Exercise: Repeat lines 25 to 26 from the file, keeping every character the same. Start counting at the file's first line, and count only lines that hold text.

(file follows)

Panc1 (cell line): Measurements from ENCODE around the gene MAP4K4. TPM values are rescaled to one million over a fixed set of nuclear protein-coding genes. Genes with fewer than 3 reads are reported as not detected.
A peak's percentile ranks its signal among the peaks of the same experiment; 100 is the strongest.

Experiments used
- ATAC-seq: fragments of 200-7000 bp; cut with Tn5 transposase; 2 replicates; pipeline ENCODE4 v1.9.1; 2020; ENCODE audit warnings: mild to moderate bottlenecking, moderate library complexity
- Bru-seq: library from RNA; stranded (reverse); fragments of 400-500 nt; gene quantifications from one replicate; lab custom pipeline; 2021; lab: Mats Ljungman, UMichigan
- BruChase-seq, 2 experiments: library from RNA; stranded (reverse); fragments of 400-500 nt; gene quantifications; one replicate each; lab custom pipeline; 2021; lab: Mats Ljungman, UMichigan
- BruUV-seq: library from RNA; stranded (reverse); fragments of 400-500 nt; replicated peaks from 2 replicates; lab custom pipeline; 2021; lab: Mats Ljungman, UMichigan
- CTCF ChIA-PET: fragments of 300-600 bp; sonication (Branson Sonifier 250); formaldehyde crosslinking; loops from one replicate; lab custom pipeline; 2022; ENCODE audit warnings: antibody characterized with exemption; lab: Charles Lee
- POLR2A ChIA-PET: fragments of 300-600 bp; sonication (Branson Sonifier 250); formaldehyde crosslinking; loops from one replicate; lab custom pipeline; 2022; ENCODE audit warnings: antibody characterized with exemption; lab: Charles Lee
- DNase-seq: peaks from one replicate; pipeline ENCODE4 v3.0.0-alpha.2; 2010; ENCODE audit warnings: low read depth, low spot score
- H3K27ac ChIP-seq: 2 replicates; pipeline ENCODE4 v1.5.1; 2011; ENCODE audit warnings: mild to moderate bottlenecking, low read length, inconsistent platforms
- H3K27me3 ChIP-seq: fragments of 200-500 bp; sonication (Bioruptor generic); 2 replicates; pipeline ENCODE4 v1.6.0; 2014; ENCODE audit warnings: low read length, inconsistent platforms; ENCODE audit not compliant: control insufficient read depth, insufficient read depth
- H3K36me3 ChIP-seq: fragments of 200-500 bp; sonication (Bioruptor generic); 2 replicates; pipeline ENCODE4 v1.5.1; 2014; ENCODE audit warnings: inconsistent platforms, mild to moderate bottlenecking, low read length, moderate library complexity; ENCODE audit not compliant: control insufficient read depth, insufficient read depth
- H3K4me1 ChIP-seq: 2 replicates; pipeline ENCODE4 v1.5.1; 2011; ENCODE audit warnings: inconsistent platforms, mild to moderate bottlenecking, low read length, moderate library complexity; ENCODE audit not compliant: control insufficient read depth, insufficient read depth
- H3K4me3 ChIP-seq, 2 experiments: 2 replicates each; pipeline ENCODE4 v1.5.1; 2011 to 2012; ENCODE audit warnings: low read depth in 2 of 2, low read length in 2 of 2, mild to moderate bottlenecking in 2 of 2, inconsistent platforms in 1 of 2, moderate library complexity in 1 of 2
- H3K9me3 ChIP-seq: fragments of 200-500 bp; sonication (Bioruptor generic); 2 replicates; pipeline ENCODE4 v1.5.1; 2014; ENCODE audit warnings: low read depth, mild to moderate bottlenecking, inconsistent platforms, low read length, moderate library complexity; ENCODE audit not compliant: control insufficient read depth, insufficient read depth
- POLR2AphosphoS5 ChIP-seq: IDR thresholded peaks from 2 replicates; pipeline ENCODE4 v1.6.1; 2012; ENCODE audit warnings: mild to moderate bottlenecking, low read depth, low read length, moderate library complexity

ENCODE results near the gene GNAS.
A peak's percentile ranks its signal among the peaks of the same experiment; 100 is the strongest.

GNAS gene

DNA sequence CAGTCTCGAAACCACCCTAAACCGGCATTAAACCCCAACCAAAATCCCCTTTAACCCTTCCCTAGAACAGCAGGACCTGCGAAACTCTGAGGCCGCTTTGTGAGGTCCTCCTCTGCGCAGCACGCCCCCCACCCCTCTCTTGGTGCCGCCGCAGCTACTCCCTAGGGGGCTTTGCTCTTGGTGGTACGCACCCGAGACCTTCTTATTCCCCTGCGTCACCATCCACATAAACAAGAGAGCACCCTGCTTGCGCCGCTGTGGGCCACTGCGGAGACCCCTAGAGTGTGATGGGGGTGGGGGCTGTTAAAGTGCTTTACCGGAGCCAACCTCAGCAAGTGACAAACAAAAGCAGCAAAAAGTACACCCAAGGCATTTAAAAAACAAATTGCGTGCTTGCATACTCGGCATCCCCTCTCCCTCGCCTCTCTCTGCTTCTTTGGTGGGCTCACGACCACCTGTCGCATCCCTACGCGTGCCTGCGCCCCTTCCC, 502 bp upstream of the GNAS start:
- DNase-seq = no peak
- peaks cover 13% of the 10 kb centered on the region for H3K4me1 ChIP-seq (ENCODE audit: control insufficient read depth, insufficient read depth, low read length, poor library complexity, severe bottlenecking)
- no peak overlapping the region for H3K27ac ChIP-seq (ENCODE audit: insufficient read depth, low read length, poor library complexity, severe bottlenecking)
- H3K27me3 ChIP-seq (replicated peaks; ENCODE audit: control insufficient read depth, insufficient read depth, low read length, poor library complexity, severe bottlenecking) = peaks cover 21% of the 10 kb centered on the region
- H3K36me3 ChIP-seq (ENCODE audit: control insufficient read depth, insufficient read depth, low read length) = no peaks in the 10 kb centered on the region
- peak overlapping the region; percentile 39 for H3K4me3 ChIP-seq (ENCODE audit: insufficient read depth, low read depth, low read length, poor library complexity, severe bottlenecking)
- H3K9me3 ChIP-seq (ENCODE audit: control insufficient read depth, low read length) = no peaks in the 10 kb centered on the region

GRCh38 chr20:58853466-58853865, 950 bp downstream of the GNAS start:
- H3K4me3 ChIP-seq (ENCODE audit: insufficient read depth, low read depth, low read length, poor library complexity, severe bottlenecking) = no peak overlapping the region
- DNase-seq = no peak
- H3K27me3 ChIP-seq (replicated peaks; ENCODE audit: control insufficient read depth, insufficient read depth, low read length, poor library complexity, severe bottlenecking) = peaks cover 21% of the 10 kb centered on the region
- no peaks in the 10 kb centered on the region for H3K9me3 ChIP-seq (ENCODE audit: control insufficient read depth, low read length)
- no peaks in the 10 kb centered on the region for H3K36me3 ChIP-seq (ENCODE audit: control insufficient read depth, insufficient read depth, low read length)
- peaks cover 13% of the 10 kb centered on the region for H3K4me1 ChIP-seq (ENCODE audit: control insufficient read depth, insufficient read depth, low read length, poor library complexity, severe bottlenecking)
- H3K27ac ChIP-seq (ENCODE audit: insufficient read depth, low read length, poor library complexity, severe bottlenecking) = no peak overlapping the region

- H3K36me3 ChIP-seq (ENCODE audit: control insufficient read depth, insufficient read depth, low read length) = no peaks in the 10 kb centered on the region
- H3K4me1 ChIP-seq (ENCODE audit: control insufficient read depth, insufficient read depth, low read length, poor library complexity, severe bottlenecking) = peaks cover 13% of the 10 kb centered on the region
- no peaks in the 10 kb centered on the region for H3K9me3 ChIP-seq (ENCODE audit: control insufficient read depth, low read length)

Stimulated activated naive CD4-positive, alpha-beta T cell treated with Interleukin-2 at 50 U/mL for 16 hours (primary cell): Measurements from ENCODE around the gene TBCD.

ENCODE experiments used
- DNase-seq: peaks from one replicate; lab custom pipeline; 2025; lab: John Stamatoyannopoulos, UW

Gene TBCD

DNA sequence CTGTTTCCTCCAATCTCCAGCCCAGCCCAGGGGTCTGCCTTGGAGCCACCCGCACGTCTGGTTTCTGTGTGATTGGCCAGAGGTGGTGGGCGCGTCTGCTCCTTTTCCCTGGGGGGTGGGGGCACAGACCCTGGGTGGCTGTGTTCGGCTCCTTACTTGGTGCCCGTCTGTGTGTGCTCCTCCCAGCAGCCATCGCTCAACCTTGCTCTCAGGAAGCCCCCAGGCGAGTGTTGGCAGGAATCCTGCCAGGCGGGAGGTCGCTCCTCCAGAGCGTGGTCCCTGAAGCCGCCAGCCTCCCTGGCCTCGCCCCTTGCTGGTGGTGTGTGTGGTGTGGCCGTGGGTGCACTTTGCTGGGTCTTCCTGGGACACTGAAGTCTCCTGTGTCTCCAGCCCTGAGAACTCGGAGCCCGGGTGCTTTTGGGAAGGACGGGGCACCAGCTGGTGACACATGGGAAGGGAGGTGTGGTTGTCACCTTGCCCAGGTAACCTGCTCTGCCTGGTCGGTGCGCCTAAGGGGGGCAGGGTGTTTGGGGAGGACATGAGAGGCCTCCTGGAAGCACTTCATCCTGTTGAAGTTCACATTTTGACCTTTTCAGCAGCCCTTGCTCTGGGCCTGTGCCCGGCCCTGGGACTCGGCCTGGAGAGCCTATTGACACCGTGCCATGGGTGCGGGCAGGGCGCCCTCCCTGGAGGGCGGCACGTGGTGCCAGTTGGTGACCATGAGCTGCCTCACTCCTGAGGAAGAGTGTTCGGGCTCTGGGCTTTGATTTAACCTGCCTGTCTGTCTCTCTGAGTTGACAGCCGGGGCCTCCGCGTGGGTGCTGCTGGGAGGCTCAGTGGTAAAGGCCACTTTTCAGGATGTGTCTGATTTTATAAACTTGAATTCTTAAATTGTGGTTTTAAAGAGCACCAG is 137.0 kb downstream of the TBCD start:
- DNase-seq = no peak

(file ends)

- H3K27me3 ChIP-seq (replicated peaks; ENCODE audit: control insufficient read depth, insufficient read depth, low read length, poor library complexity, severe bottlenecking) = peaks cover 21% of the 10 kb centered on the region
- H3K36me3 ChIP-seq (ENCODE audit: control insufficient read depth, insufficient read depth, low read length) = no peaks in the 10 kb centered on the region